Some information matters. Most information doesn't. Learning things that matter makes you smarter. Knowledge that doesn't matter is called trivia.
There is no absolute reference point for intelligence. Being smart is a competition against your age cohort. Trivia is the junk food of information. If you fill your head with trivia that means you're not filling your head with useful information.
Knowledge has a shelf life. Useful knowledge becomes trivia by going out-of-date. In theory, there is a spectrum between trivia and enduring wisdom. In practice, the distinction between trivia and enduring wisdom is binary because knowledge is distributed on a log scale. The shelf life of knowledge tends to be either longer than a human lifetime or much shorter than a human lifetime.
History tends to matter because history is curated. Hearing about something that happened 200 years ago is evidence that the the importance of the event has stood the test of time. Facts with a shelf life much shorter than a human lifetime constitute trivia.
How do you determine the shelf life of a fact?
Humans are mortals. The older we get the more likely we are to die (in the next year). According to Lindy's Law, immortals (like vampires) become less likely to die (in the next year) the older they get. A country or a language that has been around for a thousand years is more likely to persist for another thousand years than a country or language that was invented yesterday. The life-expectancy of a non-perishable thing is proportional to its age.
I like Linux/Unix because it so rarely changes. Unix was invented in 1969. It is 52 years old. I started learning Linux nearly ten years ago. Everything I have ever learned about Linux remains useful to this day. My knowledge of Linux grows monotonically. I expect my knowledge of Linux to remain relevant for as long as I can program computers.
I dislike Android/iOS development because it changes frequently. I first programmed an iPhone in 2015, around the time Apple released the Swift programming language. Swift is a superior programming language to Objective-C for programming most software on a modern iPhone. My older co-workers who learned to program in Objective-C had decades of accumulated knowledge rendered obsolete.
Apple changes their development toolchain so often that half my time was spent keeping my app up-to-date with Apple's rapidly-changing development environment. My knowledge of Apple software went obsolete as fast as I could learn it. The only durable fact I learned was "don't write native code for iOS".
Big companies changing development environments under their programmers feet goes all the way back to when Microsoft dominated the software industry.
The companies that do well are the ones who rely least on big companies and don’t have to spend all their cycles catching up and re-implementing and fixing bugs that crop up only on Windows XP.
―Fire and Motion by Joel Spolsky, published in 2002
Want to get off the treadmill of learning a new IDE every decade? Code in Vim (or emacs).
New information tends to have a short shelf life because of Lindy's Law. Avoiding transient information like news, trends, intellectual fashions and so on makes you smarter. But it's also important to respond rapidly to major events like COVID-19. How do you respond to events like COVID-19 if you're ignoring the news?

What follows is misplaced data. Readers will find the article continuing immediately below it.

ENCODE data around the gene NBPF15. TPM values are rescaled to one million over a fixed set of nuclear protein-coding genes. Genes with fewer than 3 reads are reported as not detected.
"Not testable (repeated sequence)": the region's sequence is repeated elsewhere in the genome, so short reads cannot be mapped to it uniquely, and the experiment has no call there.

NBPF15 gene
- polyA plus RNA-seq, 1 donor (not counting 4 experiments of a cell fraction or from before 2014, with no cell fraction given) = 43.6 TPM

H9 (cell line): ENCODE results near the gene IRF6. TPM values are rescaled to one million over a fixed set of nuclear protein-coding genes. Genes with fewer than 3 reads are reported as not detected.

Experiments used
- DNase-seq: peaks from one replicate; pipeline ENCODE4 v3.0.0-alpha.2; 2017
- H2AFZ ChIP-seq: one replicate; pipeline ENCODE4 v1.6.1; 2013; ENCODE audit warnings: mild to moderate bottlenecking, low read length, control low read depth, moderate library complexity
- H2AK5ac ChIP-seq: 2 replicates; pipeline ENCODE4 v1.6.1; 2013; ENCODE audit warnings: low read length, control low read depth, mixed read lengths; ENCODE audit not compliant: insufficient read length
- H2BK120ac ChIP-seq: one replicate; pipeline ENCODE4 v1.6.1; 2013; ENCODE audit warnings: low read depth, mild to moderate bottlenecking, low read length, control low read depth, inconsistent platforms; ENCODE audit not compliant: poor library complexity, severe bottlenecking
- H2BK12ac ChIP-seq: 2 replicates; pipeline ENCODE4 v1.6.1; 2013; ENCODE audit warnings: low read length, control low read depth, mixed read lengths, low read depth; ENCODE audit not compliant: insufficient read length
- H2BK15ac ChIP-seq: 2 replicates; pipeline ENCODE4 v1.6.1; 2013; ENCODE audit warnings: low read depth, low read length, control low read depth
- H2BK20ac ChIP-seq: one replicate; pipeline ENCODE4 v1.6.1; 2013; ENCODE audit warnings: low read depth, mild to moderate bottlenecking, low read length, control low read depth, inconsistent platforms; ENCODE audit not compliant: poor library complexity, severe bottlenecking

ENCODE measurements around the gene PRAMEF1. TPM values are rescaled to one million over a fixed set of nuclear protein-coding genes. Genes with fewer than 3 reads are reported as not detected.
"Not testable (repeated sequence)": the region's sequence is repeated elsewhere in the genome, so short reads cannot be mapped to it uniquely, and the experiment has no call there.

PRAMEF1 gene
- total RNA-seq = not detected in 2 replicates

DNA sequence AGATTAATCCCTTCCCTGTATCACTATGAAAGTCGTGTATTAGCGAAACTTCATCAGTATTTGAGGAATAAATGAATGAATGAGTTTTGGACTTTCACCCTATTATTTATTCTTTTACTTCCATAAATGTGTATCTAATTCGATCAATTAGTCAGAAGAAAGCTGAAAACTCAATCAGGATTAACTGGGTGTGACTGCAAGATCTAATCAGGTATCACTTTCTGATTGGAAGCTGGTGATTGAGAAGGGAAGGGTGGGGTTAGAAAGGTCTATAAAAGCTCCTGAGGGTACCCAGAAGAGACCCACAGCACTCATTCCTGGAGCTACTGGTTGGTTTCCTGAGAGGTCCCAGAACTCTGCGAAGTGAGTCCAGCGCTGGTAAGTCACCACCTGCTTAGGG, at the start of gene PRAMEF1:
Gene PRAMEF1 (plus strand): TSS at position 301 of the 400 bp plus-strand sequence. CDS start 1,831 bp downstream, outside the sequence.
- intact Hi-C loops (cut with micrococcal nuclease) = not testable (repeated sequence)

I was aware of the threat a global pandemic for many years before COVID-19 existed. I started paying attention to COVID-19 when Wuhan was quarantined. I was keeping tabs on COVID-19 for months before it became a major news story in the USA.
Mass media has a record of misleading the public about where things are going. These were not failures of the system. These are examples of a propaganda system functioning as intended.
The day person-to-person spread of COVID-19 was confirmed in the USA I stocked up on emergency supplies. By that afternoon, I was figuring out how to profit off of it. My company was eight days ahead of the competition. By being first, we got all of the media attention. We were on national television and world news.
News is mostly noise. Only a tiny fraction of it is useful. News outlets are incentivized to tell you everything matters. They never say "nothing of importance happened today" even though nothing important happens 99% of the time. It's like how Facebook tries to find something to notify you about every day. If it's not going in the history books then it doesn't matter.
You can respond intelligently to world events by planning ahead. You should have a list of sudden events you're watching out for. Here are a few items on mine.
- War between China and the USA
- Major earthquake on the Ring of Fire
- Artificial general intelligence
- ✓ Global pandemic
- ✓ New media platforms
- Deliberate wide-scale state-sponsored cyberattack against civilian infrastructure
Responding to world events is like playing poker. You should play tight and aggressive. Playing tight means you ignore almost everything. Playing aggressive means you bet hard when you get that suited Ace-King.
Except for a rapid gain in life expectancy shortly after birth. ↩︎
Fukushima doesn't count unless you live in Japan. We're overdue for much worse. ↩︎
What goes on your list depends on where you live. If you live in England you can ignore the threat of earthquakes. ↩︎
Sometimes I respond to things that don't happen. I thought clubhouse might be a big deal but it wasn't. I also downloaded 抖音 well before it became popular in the USA under the name TikTok. That one did turn out to matter. ↩︎